Mon, Jun 08, 2015 - Page 7 News List

Activists protest polluted waters in Rio de Janeiro

LETHAL:Rosemary Vega, a microbiologist participating in the demonstration, said a recent study found drug-resistant ‘superbacteria’ in the bay and nearby beaches


An activist paddles his board, which has a toilet seat attached in protest of the polluted waters, during a demonstration at Botafogo beach in Rio de Janeiro’s Guanabara Bay, near where Olympic sailing events are to be held, on Saturday.

Photo: AP

Activists on Saturday staged a demonstration on a sewage and trash-filled strewn Rio de Janeiro beach to protest authorities’ failure to make good on promises to clean up the Olympic city’s filthy waters ahead of next year’s Olympic Games.

Protesters gathered on Rio’s Botafogo Beach, in the Guanabara Bay near where Olympic sailing events are to be held, and unfurled a banner that read: “One billion dollars and it’s still disgusting.” One activist plied the brackish waters with a toilet atop his craft as the stench of sewage blew in on a gentle breeze.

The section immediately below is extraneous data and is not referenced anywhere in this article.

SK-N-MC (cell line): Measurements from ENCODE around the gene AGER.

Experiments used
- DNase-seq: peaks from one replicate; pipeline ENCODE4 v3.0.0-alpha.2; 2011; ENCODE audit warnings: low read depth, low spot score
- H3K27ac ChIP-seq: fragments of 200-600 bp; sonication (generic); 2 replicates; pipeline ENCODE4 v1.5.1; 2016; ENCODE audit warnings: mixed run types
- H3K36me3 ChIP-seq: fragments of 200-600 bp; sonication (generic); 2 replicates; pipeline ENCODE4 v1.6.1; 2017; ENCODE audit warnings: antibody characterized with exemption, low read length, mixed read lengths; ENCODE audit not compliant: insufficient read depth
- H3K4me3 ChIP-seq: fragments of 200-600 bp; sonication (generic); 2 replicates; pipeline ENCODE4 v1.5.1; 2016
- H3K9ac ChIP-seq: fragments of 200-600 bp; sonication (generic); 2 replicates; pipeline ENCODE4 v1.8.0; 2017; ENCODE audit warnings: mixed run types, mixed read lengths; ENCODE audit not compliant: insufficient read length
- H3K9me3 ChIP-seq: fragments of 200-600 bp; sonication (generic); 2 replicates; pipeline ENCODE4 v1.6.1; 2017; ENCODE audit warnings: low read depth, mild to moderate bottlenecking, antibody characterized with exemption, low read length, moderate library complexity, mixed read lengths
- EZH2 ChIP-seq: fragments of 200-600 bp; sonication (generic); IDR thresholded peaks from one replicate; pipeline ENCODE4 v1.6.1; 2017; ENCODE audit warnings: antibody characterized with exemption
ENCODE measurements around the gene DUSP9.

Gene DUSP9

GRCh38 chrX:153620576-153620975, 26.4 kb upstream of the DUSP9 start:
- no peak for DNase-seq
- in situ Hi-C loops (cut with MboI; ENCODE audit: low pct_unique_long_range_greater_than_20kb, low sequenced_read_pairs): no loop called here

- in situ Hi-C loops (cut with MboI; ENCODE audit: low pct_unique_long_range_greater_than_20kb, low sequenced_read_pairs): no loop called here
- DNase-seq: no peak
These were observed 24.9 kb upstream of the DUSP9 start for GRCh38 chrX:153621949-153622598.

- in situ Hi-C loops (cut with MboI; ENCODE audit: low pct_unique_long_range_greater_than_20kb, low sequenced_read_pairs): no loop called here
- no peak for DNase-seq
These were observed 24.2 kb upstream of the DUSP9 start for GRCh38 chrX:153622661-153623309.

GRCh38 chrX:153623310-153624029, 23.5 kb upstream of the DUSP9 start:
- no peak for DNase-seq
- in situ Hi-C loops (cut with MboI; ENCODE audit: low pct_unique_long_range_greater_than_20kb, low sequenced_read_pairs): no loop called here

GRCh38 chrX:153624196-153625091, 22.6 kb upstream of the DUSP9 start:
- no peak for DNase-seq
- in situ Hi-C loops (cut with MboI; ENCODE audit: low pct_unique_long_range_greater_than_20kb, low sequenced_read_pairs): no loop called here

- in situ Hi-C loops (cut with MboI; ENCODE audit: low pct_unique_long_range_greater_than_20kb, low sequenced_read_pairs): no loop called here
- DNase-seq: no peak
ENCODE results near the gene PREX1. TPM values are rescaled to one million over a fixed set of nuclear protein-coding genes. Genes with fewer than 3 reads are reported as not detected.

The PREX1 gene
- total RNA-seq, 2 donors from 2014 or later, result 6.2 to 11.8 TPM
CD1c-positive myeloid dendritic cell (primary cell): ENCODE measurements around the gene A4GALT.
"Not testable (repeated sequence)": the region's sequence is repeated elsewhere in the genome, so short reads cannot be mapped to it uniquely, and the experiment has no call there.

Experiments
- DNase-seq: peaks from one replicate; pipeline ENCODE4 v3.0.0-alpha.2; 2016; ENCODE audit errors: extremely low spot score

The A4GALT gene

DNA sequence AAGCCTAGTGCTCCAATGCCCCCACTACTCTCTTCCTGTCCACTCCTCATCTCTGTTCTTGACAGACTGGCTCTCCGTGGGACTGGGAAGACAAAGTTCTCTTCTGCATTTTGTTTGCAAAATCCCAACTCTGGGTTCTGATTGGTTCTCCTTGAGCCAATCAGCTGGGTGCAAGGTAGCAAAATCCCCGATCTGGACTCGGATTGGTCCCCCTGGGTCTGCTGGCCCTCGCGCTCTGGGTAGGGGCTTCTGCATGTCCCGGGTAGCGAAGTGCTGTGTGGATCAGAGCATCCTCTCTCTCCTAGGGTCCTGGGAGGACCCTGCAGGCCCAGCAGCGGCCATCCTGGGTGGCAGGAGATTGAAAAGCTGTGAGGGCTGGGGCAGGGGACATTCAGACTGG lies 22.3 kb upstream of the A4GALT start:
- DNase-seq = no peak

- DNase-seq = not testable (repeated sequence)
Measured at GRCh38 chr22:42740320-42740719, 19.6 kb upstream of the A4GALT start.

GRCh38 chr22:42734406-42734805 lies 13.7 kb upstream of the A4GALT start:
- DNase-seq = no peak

With poor sanitation and garbage collection systems, much of the sewage and trash in this city of 12 million is swept into rivers that flow onto the city’s famous beaches, lakes and lagoons, as well as Guanabara Bay. An initial effort to clean up the bay, dating back more than 20 years, failed to make much of a dent in the problem, and, as part of the city’s Olympic bid, officials promised that a cleanup would be one of the most enduring legacies.

More than five years have passed since Rio was awarded the Olympics, but the situation remains largely the same. And with just over one year left before the showcase sporting event, authorities have acknowledged their Olympic cleanup pledges will not be met, prompting Olympic sailors and others to voice worries about possible health risks to athletes who come in contact with the waters.

Rosemary Vega, a microbiologist who took part in Saturday’s protests, said such fears were warranted. She pointed to a recent study showing the presence of drug-resistant “superbacteria” in the waters of Botafogo and the neighboring Flamengo beaches.

“What people don’t know is that these kinds of infections can kill you,” she said. “It’s a disgrace.”

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